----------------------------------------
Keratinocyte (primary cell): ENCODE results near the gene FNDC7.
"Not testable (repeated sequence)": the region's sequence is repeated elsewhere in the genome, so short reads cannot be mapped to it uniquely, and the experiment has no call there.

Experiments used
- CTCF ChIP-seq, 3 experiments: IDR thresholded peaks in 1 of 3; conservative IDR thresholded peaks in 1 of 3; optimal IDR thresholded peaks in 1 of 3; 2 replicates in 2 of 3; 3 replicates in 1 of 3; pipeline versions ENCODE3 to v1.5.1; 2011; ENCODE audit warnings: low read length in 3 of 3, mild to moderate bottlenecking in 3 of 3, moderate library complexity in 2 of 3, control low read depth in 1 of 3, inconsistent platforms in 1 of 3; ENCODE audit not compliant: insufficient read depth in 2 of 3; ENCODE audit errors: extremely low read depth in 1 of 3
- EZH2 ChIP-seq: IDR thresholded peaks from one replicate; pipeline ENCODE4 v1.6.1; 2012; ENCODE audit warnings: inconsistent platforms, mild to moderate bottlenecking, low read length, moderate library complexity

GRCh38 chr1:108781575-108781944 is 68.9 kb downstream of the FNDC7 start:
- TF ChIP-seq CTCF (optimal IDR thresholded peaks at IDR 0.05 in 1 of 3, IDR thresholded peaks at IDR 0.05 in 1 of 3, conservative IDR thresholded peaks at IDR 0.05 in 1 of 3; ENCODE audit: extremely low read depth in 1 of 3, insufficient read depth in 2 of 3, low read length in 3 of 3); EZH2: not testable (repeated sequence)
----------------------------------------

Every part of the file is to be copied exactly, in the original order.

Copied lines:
Keratinocyte (primary cell): ENCODE results near the gene FNDC7.
"Not testable (repeated sequence)": the region's sequence is repeated elsewhere in the genome, so short reads cannot be mapped to it uniquely, and the experiment has no call there.

Experiments used
- CTCF ChIP-seq, 3 experiments: IDR thresholded peaks in 1 of 3; conservative IDR thresholded peaks in 1 of 3; optimal IDR thresholded peaks in 1 of 3; 2 replicates in 2 of 3; 3 replicates in 1 of 3; pipeline versions ENCODE3 to v1.5.1; 2011; ENCODE audit warnings: low read length in 3 of 3, mild to moderate bottlenecking in 3 of 3, moderate library complexity in 2 of 3, control low read depth in 1 of 3, inconsistent platforms in 1 of 3; ENCODE audit not compliant: insufficient read depth in 2 of 3; ENCODE audit errors: extremely low read depth in 1 of 3
- EZH2 ChIP-seq: IDR thresholded peaks from one replicate; pipeline ENCODE4 v1.6.1; 2012; ENCODE audit warnings: inconsistent platforms, mild to moderate bottlenecking, low read length, moderate library complexity

GRCh38 chr1:108781575-108781944 is 68.9 kb downstream of the FNDC7 start:
- TF ChIP-seq CTCF (optimal IDR thresholded peaks at IDR 0.05 in 1 of 3, IDR thresholded peaks at IDR 0.05 in 1 of 3, conservative IDR thresholded peaks at IDR 0.05 in 1 of 3; ENCODE audit: extremely low read depth in 1 of 3, insufficient read depth in 2 of 3, low read length in 3 of 3); EZH2: not testable (repeated sequence)